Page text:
By C. C.
ON arriving in Rome, we naively
promised ourselves a speedy visit to the new Apostleship of the Sea centre down the Tiber. Vain imagination. In the few hours left free to us, we would hardly have bestirred ourselves to go to paradise,
had it been a couple, of miles away. All the more pleased were we, when offered the chance to study some historical details about the care for the poor in Rome, to learn about a very earty version of this same enterprise.
EroPolanco was SE. Tgrlatit15.fi Necr etary, and wrote a " Chronicle,' and in his account of what happened in the year 1538 he mentions pleasantly that the divine Fisherman went a-fishing among those other fishermen who haunt the part of the Tiber known as Riga, or " the bank " — almost, the Embankment, though it didn't resemble ours:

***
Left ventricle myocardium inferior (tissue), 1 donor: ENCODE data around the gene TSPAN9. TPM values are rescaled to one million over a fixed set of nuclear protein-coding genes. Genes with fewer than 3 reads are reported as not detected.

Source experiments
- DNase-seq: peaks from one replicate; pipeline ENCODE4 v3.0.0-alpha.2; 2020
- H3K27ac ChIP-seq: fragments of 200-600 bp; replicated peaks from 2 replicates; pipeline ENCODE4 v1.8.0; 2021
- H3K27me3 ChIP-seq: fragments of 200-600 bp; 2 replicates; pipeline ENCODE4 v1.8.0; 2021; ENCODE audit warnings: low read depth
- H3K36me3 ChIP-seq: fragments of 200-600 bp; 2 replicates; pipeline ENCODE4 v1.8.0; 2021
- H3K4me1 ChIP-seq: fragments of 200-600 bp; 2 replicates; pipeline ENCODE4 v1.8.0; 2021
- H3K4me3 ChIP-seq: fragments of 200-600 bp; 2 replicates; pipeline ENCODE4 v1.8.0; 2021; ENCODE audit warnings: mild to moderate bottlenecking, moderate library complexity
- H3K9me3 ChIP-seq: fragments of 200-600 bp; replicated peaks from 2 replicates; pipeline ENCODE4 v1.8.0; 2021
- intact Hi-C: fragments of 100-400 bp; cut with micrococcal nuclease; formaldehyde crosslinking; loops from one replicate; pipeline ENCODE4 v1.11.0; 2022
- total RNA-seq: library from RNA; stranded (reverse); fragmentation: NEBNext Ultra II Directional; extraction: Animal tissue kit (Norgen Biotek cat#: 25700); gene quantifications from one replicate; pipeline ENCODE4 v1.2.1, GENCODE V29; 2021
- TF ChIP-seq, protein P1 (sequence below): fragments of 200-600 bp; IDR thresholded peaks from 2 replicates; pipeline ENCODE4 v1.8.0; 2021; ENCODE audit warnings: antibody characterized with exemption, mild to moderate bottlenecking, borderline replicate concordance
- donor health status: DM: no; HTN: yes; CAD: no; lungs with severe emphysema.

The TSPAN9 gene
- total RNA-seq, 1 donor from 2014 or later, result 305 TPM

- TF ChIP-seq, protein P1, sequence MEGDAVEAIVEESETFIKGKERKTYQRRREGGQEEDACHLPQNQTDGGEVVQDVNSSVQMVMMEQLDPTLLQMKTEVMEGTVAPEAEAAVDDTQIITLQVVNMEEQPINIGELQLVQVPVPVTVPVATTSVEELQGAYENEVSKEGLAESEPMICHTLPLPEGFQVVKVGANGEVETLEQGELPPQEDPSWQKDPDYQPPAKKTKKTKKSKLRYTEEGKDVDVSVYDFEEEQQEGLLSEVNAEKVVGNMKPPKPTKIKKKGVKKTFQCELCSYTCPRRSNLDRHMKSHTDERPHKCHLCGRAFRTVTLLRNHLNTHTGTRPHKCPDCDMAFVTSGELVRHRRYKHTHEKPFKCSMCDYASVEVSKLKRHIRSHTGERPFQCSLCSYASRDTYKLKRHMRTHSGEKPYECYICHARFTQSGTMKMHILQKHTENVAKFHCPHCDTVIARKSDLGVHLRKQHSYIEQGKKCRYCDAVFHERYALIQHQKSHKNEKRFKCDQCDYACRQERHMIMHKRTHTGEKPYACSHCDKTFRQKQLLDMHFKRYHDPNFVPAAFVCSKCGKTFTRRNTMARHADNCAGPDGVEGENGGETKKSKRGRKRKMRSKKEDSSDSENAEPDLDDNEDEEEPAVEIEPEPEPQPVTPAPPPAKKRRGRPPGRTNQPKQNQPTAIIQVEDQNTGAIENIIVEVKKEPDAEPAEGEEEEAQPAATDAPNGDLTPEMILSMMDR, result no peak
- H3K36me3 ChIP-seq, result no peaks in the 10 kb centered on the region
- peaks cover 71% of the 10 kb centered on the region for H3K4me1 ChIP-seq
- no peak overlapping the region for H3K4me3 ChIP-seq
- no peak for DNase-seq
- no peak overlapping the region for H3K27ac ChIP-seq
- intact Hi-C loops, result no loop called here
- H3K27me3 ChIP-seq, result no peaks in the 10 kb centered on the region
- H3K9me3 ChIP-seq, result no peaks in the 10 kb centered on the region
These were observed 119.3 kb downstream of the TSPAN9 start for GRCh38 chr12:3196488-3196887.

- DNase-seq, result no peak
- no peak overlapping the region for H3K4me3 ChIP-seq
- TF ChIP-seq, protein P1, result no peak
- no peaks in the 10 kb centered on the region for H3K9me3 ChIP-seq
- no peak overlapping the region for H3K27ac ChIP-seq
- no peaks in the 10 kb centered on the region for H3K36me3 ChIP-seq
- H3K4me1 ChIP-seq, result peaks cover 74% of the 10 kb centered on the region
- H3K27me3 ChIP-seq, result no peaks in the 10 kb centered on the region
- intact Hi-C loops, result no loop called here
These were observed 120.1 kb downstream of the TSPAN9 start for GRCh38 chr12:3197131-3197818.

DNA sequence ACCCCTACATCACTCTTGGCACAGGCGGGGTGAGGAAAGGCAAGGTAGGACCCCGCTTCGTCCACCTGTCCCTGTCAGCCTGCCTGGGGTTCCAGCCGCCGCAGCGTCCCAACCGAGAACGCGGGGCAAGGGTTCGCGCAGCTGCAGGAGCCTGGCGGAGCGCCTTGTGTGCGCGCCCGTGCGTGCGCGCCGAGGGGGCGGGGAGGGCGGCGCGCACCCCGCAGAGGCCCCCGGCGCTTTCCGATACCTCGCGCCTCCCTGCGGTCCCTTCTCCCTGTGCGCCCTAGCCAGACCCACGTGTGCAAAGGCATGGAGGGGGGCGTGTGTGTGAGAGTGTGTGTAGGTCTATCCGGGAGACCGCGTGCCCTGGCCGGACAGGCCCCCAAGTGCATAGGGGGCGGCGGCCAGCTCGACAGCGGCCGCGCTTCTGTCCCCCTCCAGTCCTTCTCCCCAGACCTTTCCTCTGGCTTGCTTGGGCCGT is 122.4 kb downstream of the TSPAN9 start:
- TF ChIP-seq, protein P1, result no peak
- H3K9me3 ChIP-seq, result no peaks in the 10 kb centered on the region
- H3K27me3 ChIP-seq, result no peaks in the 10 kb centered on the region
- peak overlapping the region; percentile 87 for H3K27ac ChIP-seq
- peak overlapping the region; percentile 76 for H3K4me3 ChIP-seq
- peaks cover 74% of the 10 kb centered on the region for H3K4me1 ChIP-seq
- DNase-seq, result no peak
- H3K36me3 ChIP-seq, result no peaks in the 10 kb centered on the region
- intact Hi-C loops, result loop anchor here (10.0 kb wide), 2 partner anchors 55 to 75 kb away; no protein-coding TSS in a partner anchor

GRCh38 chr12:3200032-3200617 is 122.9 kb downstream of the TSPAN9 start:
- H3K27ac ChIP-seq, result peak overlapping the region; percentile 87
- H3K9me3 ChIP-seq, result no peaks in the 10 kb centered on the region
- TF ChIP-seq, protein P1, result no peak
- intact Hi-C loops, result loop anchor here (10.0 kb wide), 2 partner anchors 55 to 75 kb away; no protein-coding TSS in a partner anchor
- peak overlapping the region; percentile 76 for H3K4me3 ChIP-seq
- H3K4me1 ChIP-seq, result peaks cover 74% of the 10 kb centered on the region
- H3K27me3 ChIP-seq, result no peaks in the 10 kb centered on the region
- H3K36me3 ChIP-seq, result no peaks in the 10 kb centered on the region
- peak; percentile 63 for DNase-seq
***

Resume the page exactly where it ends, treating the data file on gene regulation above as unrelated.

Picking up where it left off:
" At first, whet; the men did not know us or what we were up to, they resented what we said, and in fact laughed at us— for that class of seafarer has not usually the reputation of exalted sanctitiy